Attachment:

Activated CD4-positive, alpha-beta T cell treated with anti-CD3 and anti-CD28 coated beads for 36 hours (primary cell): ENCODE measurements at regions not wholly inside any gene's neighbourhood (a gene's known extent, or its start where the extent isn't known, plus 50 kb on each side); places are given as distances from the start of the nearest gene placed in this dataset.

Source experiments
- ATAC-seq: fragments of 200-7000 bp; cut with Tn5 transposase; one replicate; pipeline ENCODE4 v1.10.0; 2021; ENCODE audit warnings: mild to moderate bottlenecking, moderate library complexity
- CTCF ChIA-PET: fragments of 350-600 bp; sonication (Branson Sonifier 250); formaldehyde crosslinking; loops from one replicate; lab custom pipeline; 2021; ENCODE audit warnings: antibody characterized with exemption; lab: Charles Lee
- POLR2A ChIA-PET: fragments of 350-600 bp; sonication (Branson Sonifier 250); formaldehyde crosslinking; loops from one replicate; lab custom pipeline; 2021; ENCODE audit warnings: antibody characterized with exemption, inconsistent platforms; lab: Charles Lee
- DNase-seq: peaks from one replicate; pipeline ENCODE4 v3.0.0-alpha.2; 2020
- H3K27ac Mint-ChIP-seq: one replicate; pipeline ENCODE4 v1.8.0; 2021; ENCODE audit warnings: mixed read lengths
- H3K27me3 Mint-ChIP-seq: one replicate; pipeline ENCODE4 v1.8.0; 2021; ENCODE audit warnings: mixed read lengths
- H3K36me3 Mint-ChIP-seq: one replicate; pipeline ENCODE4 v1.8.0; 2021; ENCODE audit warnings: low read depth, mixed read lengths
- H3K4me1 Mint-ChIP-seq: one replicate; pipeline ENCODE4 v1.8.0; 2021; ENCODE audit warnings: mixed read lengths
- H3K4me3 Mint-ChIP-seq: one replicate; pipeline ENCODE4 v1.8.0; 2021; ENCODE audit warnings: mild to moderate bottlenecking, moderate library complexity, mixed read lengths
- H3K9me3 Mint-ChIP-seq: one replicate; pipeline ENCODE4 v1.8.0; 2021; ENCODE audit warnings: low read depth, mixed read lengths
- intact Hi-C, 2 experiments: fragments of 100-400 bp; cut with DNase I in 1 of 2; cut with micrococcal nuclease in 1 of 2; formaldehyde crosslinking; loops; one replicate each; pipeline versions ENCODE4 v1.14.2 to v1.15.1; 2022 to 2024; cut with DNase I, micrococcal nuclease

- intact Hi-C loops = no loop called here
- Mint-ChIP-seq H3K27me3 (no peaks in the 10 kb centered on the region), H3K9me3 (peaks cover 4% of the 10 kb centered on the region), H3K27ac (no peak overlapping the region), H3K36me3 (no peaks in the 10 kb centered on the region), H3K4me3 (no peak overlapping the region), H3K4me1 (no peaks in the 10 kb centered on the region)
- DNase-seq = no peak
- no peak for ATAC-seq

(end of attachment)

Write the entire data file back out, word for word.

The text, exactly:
Activated CD4-positive, alpha-beta T cell treated with anti-CD3 and anti-CD28 coated beads for 36 hours (primary cell): ENCODE measurements at regions not wholly inside any gene's neighbourhood (a gene's known extent, or its start where the extent isn't known, plus 50 kb on each side); places are given as distances from the start of the nearest gene placed in this dataset.

Source experiments
- ATAC-seq: fragments of 200-7000 bp; cut with Tn5 transposase; one replicate; pipeline ENCODE4 v1.10.0; 2021; ENCODE audit warnings: mild to moderate bottlenecking, moderate library complexity
- CTCF ChIA-PET: fragments of 350-600 bp; sonication (Branson Sonifier 250); formaldehyde crosslinking; loops from one replicate; lab custom pipeline; 2021; ENCODE audit warnings: antibody characterized with exemption; lab: Charles Lee
- POLR2A ChIA-PET: fragments of 350-600 bp; sonication (Branson Sonifier 250); formaldehyde crosslinking; loops from one replicate; lab custom pipeline; 2021; ENCODE audit warnings: antibody characterized with exemption, inconsistent platforms; lab: Charles Lee
- DNase-seq: peaks from one replicate; pipeline ENCODE4 v3.0.0-alpha.2; 2020
- H3K27ac Mint-ChIP-seq: one replicate; pipeline ENCODE4 v1.8.0; 2021; ENCODE audit warnings: mixed read lengths
- H3K27me3 Mint-ChIP-seq: one replicate; pipeline ENCODE4 v1.8.0; 2021; ENCODE audit warnings: mixed read lengths
- H3K36me3 Mint-ChIP-seq: one replicate; pipeline ENCODE4 v1.8.0; 2021; ENCODE audit warnings: low read depth, mixed read lengths
- H3K4me1 Mint-ChIP-seq: one replicate; pipeline ENCODE4 v1.8.0; 2021; ENCODE audit warnings: mixed read lengths
- H3K4me3 Mint-ChIP-seq: one replicate; pipeline ENCODE4 v1.8.0; 2021; ENCODE audit warnings: mild to moderate bottlenecking, moderate library complexity, mixed read lengths
- H3K9me3 Mint-ChIP-seq: one replicate; pipeline ENCODE4 v1.8.0; 2021; ENCODE audit warnings: low read depth, mixed read lengths
- intact Hi-C, 2 experiments: fragments of 100-400 bp; cut with DNase I in 1 of 2; cut with micrococcal nuclease in 1 of 2; formaldehyde crosslinking; loops; one replicate each; pipeline versions ENCODE4 v1.14.2 to v1.15.1; 2022 to 2024; cut with DNase I, micrococcal nuclease

- intact Hi-C loops = no loop called here
- Mint-ChIP-seq H3K27me3 (no peaks in the 10 kb centered on the region), H3K9me3 (peaks cover 4% of the 10 kb centered on the region), H3K27ac (no peak overlapping the region), H3K36me3 (no peaks in the 10 kb centered on the region), H3K4me3 (no peak overlapping the region), H3K4me1 (no peaks in the 10 kb centered on the region)
- DNase-seq = no peak
- no peak for ATAC-seq